Everyone has heard of Joshua Tree National Park, but not that many people have actually been. Perhaps it is because they think they know what it is and there isn’t much to it. Well I’m happy to report that, while it is indeed full of Joshua Trees, It is an incredibly diverse and beautiful place, we only spent 2 days there but easily could have spent a week just taking in the view.
Joshua Trees are technically related to the Yucca and you can tell, they look like giant plants that have been grafted on to trees. They grow pretty slowly so the big ones are very old, some of the oldest examples have lived to 1000 years. They were named by the Mormons for their resemblance to Joshua reaching up to heaven in prayer.
The park was created in the 30s as a National Monument and upgraded to National Park in the 90s. One of the surprises of the park, is that while the Joshua Trees are incredible, the Geology of the park is almost more amazing. There are some of the most striking layouts of boulders, and fissures, talus caves, and cliffs. Next time we go back I plan to do some rock climbing or scrambling, like nearly every other person there while we visited.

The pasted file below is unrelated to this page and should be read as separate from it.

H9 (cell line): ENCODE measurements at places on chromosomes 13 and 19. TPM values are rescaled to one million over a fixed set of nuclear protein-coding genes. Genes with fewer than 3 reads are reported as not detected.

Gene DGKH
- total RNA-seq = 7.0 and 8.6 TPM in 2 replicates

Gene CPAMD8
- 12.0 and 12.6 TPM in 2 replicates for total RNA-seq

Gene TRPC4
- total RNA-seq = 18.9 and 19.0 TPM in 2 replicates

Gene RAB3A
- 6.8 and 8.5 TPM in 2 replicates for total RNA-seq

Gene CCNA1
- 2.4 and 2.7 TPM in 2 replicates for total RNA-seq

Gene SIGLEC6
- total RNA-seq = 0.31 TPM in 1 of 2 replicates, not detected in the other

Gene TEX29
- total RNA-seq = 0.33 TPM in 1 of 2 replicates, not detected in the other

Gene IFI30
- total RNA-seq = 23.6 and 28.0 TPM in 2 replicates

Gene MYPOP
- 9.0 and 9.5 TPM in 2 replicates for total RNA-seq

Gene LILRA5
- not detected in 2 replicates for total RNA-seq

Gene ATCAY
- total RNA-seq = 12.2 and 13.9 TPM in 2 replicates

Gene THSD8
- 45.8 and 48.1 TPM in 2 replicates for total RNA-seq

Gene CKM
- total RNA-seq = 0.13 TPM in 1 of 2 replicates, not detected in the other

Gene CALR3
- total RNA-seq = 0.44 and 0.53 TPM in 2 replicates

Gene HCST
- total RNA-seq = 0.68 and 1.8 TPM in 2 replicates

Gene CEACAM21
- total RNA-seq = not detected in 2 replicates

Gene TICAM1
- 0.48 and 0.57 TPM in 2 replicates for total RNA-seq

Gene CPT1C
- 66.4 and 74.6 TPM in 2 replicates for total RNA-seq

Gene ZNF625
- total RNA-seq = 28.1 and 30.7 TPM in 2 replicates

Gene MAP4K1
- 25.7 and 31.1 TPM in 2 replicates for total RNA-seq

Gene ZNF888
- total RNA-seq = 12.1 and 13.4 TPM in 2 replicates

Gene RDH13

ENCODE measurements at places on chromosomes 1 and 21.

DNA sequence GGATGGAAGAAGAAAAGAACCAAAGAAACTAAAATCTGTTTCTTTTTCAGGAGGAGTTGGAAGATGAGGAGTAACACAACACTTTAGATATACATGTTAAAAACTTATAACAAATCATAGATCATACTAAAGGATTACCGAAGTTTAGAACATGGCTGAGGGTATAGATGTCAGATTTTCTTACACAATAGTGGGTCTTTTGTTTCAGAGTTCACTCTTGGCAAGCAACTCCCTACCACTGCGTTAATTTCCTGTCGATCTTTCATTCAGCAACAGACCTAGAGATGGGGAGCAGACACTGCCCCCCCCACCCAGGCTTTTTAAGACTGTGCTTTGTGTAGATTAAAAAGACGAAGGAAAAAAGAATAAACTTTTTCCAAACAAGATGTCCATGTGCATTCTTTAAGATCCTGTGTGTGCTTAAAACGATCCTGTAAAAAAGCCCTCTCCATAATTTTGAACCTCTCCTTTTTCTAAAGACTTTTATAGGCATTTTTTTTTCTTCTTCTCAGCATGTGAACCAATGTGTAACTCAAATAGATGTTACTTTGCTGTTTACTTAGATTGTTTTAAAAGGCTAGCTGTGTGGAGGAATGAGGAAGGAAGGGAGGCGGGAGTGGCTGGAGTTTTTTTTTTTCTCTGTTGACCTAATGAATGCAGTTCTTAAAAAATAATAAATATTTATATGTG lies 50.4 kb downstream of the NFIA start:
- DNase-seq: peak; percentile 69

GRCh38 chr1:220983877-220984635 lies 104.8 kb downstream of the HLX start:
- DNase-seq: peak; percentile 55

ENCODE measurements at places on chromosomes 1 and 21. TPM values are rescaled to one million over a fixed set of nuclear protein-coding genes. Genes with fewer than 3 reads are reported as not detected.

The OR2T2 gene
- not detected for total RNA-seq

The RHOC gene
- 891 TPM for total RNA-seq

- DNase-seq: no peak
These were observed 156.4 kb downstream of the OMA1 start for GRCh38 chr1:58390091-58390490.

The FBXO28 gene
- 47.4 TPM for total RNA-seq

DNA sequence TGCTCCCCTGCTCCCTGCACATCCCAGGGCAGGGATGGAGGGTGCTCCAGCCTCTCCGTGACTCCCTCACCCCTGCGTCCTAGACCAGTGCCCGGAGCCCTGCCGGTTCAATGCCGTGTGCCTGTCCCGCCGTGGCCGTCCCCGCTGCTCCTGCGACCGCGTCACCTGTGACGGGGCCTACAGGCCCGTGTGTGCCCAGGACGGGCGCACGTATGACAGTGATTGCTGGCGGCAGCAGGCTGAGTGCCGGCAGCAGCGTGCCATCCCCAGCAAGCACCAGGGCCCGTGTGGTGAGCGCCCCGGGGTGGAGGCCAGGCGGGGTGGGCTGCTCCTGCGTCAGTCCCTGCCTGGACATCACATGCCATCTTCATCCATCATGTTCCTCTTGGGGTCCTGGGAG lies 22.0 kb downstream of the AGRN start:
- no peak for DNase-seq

We spent a good bit of time in the hidden valley area which was supposedly a popular roost for cattle thieves back when that was a lucrative activity. You could see why as it was a huge valley almost completely sealed by giant boulders with only one very subtle entrance. The shape of this area means that in addition to joshua tree there are tons of other desert flora. Its a pretty great walk through here.
So much more than just Joshua Trees, this park is a crazy wonderland of amazing rock formations.
Numerous people told us to camp in the Jumbo Rocks Campground but it was full when we were there so we stayed at the Black Rock campground. Black Rock was convenient to get to from town (its only a few miles from yucca valley) and very pretty, but after looking at Jumbo Rocks, next time we will try and go there, much more isolated and beautiful.